Sansa Stark: The True Queen of the North


SPOILER ALERT: Game of Thrones plot lines, character development

Now that it’s been a few months since season 6 of Game of Thrones has wrapped, I’m still not sure what to do with myself on Sunday nights. To fill this tangible void, like most fans, I’ve basically read every Thrones theory, character analysis, and listicle there is.

Recently, I re-watched “Battle of the Bastards,” the penultimate episode of season 6, which stands out as one of the show’s best. It was sad and poignant and provocative.

While Rickon was running to Jon, desperate for his brother’s embrace, I kept saying “No, he’s a baby. No, no, no Game of Thrones DON’T DO THIS TO ME!!!” and then cried my eyes out when Ramsay-dog-chow-Bolton shot an arrow through Rickon’s beautiful, pure, perfect heart and the littlest Stark took his final breath.

It made narrative sense. I still don’t care. I didn’t watch a 30-minute explosion of toxic masculinity for nothing, I thought.

Thankfully, though, the show gave us something great — something worth celebrating.

Sansa Stark, the oldest sister in the family, finally got revenge on her abusive, violent ex-husband by feeding him to his own hounds. After seasons of consistently using rape as plot device, Game of Thrones decided to somewhat redeem itself by providing a survivor with agency. It’s about damn time.

From the beginning, I have always loved Sansa and have felt strongly protective of her. When many fans bemoaned the character’s femininity, her desire to marry and become a princess as annoying, I defended her. She has always been smart and strong and her feminine qualities do not discount this fact.

In many ways, I identify with Sansa. When I was young, I loved all things pink and feminine. As I became older, however, I began adopting more masculine qualities during my tomboy phase. On some level, I was conscious that femininity equates to weakness in a sexist society. I played sports, rejected “girly” clothes, and told myself I wasn’t like “those other girls.” I didn’t want to be subjected to the same hate Sansa endures.

Ultimately, “Sansa hate” is indicative of how we live in a sexist society that teaches girls from an extremely young age to embody femininity, then shame and call them weak for doing so.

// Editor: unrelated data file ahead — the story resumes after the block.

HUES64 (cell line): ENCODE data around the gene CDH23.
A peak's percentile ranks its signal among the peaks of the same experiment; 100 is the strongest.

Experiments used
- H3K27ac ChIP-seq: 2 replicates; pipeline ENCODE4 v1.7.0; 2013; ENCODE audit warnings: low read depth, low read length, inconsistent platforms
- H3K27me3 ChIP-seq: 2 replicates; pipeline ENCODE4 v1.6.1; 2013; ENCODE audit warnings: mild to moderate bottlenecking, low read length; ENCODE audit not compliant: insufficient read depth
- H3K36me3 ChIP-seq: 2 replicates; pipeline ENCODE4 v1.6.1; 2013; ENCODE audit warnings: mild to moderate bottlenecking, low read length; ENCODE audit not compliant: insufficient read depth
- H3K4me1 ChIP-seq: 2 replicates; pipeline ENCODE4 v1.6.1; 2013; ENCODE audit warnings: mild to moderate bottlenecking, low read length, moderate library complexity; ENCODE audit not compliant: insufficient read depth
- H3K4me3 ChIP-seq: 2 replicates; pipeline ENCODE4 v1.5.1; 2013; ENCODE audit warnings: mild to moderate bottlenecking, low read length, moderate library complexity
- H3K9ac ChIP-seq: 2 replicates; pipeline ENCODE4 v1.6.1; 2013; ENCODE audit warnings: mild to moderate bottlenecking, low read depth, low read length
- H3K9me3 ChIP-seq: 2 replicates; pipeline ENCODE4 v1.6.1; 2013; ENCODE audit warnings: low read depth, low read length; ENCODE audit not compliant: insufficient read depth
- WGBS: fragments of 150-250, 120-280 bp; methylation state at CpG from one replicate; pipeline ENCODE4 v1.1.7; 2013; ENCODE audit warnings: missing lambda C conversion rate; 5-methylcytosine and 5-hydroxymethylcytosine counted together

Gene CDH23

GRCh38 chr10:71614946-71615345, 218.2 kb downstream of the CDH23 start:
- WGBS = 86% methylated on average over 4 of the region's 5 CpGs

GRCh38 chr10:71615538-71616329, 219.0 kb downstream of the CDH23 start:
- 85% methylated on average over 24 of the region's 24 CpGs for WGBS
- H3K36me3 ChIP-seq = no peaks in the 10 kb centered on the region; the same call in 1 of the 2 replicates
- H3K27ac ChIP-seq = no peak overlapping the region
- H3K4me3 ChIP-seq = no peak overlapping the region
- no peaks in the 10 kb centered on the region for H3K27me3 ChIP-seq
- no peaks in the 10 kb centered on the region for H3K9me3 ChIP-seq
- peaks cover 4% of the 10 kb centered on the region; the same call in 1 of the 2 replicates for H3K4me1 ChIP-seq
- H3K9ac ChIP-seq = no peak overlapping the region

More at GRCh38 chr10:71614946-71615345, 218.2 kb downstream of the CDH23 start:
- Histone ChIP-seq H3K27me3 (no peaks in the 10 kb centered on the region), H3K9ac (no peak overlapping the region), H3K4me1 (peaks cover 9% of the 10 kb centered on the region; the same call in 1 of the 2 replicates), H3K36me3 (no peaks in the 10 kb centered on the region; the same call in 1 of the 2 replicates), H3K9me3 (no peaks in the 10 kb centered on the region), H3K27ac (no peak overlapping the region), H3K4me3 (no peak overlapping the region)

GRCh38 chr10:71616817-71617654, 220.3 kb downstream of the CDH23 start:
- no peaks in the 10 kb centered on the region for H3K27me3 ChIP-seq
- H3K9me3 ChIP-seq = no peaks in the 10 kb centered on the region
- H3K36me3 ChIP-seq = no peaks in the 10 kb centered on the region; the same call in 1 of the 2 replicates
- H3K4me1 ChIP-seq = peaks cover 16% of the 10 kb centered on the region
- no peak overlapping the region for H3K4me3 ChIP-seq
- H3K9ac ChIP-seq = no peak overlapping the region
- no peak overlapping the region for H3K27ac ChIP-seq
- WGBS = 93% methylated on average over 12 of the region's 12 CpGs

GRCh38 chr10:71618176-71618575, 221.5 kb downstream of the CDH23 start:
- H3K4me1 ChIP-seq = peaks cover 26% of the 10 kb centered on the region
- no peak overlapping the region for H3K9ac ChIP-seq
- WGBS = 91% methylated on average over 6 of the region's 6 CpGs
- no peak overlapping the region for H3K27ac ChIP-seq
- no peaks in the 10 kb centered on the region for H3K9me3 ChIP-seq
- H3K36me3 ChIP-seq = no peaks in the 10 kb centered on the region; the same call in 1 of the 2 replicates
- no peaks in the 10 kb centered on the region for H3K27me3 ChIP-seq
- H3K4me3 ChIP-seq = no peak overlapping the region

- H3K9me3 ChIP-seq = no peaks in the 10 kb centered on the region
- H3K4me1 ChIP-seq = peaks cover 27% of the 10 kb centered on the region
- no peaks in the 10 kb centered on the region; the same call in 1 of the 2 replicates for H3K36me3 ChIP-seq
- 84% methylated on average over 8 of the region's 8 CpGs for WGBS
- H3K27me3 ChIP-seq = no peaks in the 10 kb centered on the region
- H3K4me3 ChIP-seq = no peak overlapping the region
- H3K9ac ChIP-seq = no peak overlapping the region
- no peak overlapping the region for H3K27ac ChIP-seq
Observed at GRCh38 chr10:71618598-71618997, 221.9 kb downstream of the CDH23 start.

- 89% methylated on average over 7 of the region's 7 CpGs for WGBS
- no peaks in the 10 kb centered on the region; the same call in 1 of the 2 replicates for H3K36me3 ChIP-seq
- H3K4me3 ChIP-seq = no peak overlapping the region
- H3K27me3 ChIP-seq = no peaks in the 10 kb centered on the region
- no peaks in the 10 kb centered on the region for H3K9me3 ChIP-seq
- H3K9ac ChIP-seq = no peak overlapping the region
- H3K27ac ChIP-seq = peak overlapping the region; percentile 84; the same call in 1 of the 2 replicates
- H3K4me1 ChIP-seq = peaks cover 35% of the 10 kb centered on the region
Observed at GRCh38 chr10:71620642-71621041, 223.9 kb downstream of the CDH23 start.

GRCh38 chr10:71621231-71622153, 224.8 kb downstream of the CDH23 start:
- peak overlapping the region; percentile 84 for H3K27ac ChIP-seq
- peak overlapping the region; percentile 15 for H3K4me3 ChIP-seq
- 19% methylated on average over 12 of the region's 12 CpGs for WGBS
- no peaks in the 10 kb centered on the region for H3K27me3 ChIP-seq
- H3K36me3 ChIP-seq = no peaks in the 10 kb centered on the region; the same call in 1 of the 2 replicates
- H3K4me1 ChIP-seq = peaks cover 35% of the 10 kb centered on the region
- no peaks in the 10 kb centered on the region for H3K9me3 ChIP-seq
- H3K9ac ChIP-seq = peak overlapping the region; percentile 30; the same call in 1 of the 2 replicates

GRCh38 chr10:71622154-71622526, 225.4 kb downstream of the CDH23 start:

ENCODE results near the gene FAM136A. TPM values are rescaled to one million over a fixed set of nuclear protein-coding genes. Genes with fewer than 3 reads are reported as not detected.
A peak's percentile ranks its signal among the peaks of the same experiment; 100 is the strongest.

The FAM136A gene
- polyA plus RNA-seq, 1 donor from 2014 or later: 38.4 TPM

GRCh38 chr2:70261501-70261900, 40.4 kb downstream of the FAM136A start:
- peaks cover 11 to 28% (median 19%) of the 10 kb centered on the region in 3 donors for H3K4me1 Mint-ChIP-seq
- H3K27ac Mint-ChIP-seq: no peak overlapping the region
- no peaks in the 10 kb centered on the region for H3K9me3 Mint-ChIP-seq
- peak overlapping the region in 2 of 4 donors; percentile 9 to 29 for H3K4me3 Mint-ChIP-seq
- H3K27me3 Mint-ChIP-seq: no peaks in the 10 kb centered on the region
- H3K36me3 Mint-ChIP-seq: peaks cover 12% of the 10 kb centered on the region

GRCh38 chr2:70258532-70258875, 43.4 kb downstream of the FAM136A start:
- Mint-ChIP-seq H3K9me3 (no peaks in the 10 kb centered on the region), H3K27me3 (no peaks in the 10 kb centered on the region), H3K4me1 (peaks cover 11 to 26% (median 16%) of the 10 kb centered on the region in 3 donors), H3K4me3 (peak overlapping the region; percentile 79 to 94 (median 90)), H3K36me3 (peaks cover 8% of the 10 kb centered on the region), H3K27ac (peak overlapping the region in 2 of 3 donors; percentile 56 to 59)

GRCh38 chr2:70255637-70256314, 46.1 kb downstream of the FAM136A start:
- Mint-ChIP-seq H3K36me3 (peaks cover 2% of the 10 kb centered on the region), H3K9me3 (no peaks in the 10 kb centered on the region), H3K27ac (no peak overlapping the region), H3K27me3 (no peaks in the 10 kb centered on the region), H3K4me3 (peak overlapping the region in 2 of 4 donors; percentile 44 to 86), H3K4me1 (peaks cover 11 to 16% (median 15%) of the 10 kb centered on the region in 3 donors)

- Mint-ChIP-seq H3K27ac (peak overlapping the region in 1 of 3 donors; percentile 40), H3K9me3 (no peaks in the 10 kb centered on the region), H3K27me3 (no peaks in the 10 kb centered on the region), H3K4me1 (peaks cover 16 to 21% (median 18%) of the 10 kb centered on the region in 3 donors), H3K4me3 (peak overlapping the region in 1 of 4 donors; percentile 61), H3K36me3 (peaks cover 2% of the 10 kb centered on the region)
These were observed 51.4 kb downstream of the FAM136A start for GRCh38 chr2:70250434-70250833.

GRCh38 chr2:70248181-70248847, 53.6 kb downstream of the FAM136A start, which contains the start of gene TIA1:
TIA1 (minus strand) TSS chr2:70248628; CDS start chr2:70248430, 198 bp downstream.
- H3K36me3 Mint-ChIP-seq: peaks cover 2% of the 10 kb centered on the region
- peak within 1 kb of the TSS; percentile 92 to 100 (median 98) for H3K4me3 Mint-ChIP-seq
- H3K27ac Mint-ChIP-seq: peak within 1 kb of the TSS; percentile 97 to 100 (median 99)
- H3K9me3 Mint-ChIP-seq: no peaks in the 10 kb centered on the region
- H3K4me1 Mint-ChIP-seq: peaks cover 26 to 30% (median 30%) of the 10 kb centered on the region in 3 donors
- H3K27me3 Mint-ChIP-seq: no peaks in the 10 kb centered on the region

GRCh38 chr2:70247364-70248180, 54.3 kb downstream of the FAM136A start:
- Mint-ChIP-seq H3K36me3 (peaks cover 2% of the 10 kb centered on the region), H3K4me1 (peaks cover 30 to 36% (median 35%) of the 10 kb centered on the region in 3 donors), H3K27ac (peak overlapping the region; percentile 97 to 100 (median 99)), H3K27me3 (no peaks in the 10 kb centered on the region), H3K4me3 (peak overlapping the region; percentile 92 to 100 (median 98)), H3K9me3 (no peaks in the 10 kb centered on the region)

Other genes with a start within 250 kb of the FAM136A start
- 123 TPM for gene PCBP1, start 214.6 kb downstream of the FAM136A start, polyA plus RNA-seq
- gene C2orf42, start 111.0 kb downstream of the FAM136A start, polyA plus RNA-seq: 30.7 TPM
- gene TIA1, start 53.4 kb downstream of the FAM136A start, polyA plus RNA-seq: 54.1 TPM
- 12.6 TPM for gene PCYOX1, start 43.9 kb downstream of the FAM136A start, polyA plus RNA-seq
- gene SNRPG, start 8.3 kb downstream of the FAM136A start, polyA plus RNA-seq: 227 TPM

Regardless, Sansa has proven time and time again that she is one of the most nuanced, complex characters on the award-winning series. She learned to adapt in King’s Landing in order to stay alive. She learned how to play the Game of Thrones and expertly read people during her time with Little Finger. She escaped Ramsay and correctly explained to Jon how her ex-husband would manipulate him in battle.

Clearly, this character should be celebrated. It’s only after the past couple of seasons, though, that viewers are finally beginning to believe Sansa is worthy of their affection. Now, she’s strong, they say. She’s been through so much and is still playing the game, still fighting. Which is true, but y’all should have been on the bandwagon a long time ago.

It’s as if seeing your father murdered isn’t enough to warrant compassion. As if surviving King’s Landing, surrounded by people who wanted you dead for years, isn’t enough. As if existing as a young girl in a patriarchal world isn’t enough.

I’ve stuck with Sansa from the start, and I can’t wait to see how she grows. If you watch Game of Thrones, you know she’s the True Queen of the North. All hail.

Sarah Muzzillo : Writer. Feminist. Student. Lover of Harry Potter, Gilmore Girls, and iced coffee.